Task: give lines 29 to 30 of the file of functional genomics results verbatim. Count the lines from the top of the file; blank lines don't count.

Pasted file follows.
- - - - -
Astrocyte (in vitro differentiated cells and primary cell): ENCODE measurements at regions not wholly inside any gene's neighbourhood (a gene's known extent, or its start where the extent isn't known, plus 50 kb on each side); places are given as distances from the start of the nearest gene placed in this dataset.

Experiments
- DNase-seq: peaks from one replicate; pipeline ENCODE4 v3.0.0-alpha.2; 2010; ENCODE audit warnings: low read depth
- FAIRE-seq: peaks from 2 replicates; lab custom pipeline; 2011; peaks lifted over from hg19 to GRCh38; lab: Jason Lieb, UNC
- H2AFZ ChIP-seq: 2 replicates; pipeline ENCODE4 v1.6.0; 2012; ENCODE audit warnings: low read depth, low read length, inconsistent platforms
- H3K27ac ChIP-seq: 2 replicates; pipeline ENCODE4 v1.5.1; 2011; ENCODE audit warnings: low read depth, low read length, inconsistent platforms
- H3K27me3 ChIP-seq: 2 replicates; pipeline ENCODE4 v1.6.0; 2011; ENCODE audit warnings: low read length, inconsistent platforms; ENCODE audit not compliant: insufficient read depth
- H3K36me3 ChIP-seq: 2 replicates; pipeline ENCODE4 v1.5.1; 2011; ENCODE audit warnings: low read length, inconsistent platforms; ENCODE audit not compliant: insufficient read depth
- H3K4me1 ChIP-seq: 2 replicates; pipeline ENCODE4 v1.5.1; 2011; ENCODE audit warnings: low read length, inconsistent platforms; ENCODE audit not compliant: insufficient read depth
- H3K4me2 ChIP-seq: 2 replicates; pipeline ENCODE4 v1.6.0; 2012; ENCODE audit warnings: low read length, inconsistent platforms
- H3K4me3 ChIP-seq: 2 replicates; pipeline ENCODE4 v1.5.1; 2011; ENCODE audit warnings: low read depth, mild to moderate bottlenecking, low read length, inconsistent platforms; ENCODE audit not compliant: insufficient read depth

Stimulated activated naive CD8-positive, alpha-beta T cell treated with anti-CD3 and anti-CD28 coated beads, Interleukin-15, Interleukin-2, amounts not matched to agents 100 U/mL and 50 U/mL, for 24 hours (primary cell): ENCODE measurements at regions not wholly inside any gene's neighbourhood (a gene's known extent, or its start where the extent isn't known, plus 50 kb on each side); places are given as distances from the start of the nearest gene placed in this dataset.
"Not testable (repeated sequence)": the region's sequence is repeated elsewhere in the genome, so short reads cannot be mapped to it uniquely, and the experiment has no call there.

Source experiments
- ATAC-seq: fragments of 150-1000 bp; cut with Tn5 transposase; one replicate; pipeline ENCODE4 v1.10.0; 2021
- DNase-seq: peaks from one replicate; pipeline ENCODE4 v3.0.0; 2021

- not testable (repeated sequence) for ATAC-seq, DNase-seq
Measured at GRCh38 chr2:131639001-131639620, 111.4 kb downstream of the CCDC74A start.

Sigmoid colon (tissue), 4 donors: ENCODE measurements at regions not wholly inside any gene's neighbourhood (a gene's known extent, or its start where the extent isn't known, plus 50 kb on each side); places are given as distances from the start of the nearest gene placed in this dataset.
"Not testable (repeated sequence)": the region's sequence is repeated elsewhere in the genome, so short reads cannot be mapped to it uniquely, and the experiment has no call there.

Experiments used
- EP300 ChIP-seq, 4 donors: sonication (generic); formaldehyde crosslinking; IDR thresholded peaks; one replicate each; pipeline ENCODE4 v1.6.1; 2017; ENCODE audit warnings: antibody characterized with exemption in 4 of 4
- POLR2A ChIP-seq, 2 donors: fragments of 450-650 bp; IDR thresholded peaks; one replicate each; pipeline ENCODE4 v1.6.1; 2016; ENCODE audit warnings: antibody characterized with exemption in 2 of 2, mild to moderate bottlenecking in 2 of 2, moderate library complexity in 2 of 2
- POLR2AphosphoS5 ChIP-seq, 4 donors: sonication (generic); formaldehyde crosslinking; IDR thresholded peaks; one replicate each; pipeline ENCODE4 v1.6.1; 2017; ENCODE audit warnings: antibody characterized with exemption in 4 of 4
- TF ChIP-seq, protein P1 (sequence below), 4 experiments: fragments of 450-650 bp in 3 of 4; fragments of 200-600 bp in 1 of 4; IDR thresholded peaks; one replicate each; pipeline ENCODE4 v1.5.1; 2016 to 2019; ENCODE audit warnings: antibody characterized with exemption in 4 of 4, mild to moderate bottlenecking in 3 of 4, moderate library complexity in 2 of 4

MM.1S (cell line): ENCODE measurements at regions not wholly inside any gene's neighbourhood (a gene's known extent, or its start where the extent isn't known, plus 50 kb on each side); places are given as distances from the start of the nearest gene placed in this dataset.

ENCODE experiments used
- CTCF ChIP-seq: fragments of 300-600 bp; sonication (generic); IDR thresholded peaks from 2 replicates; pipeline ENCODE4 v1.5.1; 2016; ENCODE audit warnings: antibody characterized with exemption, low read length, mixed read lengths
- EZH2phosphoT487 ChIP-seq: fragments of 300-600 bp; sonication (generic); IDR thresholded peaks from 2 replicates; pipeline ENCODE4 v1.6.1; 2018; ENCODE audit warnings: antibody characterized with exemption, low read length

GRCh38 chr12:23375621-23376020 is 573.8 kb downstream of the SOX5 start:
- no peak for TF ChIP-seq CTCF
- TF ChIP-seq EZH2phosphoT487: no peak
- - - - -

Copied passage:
- EZH2phosphoT487 ChIP-seq: fragments of 300-600 bp; sonication (generic); IDR thresholded peaks from 2 replicates; pipeline ENCODE4 v1.6.1; 2018; ENCODE audit warnings: antibody characterized with exemption, low read length

GRCh38 chr12:23375621-23376020 is 573.8 kb downstream of the SOX5 start: